The problem with data is , not everyone is happy to use it for the Good. There are people only interested in highlighting the BAD things to highlight their POLITICAL interests. Such individuals badly enough are in abundance as compared to the few looking to express the good.
        Surely ZESA knows when they will switch off the electricity, there is no magic to that. There could be reasons along the lines that stop them from making that data progressively available.

        From my side Bad Governance affects us all, we as the people it should protect and help are just as bad is we dont seek to help the system work better for us all. Bad governance reflect the same about the structures responsible as it does to the people on the ground to experience it.

  4. Hey Wil, i believe the greatest cost is in gathering the data as it happen, ie checking if zesa is off/on, is the a way to make people pay for the service [to cover the cost, i mean] because there are contacts capable of developing this solution should it get sponsors.

    1. Yes there is, ideally you will sell the devices of charge them per set of notifications sent. The devices go for about $100+ however, so it might not be in every household over night.

  5. My opinion is in an ideal world, Zesa itself should be providing such data on its website (if it has one, which in anyway im not going to visit because its probably a dismally designed eyesore anyway with no cutting edge graphics if you know what i mean) to its customers. The fact that Zesa does not want to reveal that data to the public makes it an easy guess that it wants to operate in the dark, literally and unless the government policies change such app/site is a pipe dream because since Zesa has monopolistic powers, the next thing they will sue you for some infringement somewhere if they feel your idea conflicting with their interests. The Pull Him Down Syndrome is alive and real people and until the mentality changes its adios to many of the ideas that might have easily have meant a few millions into the pockets of some young entrepreneur somewhere and a better Zimbabwe, just my two cents. The idea WILL kick off when we come up with some stuff that shows that we mean business like designing websites and having attitudes sell for themselves not the circus thats currently is being presented by incompetent local web designers, so lets throughly polish our ideas and pull our socks up guys to compete at international level and chakanaka chakanaka hapana angachiramba. Thumbs up to Mr. Chui for the heads up. Let it be known that the author is experienced in these and other issues having worked for a renowned international development agency for years and would be happy to be consulted for discussing more such ideas including some few he has come up with at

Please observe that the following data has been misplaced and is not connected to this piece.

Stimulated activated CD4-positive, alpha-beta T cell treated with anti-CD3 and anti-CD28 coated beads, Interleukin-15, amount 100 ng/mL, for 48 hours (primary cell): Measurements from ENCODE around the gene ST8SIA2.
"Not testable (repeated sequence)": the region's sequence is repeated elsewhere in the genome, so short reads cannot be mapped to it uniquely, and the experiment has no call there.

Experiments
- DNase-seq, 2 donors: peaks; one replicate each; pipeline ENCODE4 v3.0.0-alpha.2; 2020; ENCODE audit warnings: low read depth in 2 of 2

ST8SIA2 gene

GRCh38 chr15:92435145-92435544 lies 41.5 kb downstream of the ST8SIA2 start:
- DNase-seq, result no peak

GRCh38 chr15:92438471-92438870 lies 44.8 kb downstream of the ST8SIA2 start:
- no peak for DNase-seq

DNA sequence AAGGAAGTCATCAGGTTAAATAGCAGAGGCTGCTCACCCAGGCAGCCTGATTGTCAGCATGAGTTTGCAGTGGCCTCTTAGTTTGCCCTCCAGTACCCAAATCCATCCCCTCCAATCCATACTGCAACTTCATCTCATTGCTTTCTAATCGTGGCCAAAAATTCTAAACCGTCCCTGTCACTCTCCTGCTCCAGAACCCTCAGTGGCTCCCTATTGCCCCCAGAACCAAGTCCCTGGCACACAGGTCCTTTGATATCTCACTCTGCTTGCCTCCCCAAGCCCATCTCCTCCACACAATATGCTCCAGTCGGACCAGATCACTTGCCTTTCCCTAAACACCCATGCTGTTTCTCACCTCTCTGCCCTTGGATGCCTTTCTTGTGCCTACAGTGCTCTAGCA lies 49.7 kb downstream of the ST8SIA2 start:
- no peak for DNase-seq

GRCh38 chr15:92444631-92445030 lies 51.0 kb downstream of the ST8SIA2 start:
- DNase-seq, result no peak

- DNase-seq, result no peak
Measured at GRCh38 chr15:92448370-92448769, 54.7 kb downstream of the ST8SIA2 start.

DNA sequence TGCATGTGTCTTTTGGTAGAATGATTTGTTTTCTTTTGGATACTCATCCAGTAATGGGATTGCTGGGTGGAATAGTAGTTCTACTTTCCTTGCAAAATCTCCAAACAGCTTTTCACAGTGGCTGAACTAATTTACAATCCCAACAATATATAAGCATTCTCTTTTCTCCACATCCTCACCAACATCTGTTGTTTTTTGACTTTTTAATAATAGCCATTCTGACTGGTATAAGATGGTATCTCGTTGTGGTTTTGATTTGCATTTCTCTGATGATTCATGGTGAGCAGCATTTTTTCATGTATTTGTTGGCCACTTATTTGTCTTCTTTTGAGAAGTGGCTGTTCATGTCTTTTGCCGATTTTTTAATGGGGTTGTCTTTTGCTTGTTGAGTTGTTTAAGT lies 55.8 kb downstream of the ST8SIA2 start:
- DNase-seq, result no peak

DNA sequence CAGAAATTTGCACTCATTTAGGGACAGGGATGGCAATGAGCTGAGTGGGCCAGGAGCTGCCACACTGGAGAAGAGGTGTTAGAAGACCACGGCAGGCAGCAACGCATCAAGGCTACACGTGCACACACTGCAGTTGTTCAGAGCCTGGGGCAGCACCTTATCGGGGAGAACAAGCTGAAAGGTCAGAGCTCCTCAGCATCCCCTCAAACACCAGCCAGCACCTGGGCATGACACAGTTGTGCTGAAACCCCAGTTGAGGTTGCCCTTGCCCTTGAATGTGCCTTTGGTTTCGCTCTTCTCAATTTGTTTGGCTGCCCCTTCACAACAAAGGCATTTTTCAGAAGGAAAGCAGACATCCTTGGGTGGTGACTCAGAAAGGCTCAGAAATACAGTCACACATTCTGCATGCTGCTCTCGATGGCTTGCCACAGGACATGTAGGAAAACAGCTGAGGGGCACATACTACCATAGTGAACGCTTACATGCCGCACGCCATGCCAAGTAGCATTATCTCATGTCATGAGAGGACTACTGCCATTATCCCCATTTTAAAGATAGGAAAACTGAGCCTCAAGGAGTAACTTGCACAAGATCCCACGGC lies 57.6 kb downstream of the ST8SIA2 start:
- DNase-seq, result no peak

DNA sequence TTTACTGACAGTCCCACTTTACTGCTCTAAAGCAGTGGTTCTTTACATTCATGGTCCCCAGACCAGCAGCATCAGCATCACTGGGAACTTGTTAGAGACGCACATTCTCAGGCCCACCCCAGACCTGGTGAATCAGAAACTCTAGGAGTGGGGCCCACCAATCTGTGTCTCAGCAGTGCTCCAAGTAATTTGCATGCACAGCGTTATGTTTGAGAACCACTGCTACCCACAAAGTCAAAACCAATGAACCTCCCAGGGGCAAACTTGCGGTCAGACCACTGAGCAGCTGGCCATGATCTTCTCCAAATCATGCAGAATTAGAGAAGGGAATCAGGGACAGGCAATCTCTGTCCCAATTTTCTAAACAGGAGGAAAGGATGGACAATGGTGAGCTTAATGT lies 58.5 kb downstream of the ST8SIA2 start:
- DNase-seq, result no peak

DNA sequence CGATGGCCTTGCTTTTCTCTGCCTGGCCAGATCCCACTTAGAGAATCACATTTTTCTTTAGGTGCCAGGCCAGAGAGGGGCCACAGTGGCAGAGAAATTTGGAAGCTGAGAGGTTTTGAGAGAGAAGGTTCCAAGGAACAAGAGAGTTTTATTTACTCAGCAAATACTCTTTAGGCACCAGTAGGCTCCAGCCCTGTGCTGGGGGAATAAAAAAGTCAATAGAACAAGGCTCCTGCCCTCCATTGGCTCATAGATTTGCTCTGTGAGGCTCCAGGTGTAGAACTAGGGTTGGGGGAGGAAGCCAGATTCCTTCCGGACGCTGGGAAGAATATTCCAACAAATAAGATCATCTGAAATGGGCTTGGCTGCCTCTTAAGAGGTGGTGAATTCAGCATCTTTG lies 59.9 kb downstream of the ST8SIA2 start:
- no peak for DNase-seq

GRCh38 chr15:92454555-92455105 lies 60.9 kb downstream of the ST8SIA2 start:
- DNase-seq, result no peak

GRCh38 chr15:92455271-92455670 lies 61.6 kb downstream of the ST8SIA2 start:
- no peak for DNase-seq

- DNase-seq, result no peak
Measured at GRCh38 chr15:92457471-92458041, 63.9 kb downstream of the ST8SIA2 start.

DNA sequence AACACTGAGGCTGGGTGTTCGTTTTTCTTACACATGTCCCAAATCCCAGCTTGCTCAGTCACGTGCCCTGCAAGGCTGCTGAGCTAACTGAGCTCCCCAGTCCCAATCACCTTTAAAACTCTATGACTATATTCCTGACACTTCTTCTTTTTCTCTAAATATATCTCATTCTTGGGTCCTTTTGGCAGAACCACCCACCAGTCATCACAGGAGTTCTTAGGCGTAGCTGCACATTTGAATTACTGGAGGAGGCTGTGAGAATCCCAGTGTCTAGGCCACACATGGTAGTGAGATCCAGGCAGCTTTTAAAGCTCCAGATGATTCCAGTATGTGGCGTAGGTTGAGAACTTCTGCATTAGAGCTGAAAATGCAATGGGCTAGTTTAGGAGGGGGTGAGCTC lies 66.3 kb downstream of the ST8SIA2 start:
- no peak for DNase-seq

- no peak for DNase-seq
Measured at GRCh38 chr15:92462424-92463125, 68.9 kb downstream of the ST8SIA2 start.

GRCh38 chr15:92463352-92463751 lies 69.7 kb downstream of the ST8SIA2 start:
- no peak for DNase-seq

6. I remember having a similar idea to this and even discussing it with a friend back in high school.

    What i would suggest as a workaround for integrating with Zesa is instead having a crowdsource pool of info thus for example if i say Westgate has no power via an app form of some sort, i am contributing info and as others get on the app to do the same we can more or less come up with a map of which areas have been affected.

    If this is implement by who so ever please don’t forget the Symbian/Nokia folks. The lack of apps available for these platforms is agonising. (On that note kudos to Avelgood)

    Yours Truly

  7. I remember having a similar idea to this and even discussing it with a friend back in high school.

    What i would suggest as a workaround for integrating with Zesa is instead having a crowdsource pool of info thus for example if i say Westgate has no power via an app form of some sort, i am contributing info and as others get on the app to do the same we can more or less come up with a map of which areas have been affected.

    If this is implement by who so ever please don’t forget the Symbian/Nokia folks. The lack of apps available for these platforms is agonising. (On that note kudos to Avelgood)

    Someone says this app would be toast if governance and service improved. Well then
    the app may be moved to other regional markets. I’m pretty sure you could move all around Africa and have grandkids while dependent on the revenue. It would be a long
    time before this app is truly toast.

    Yours Truly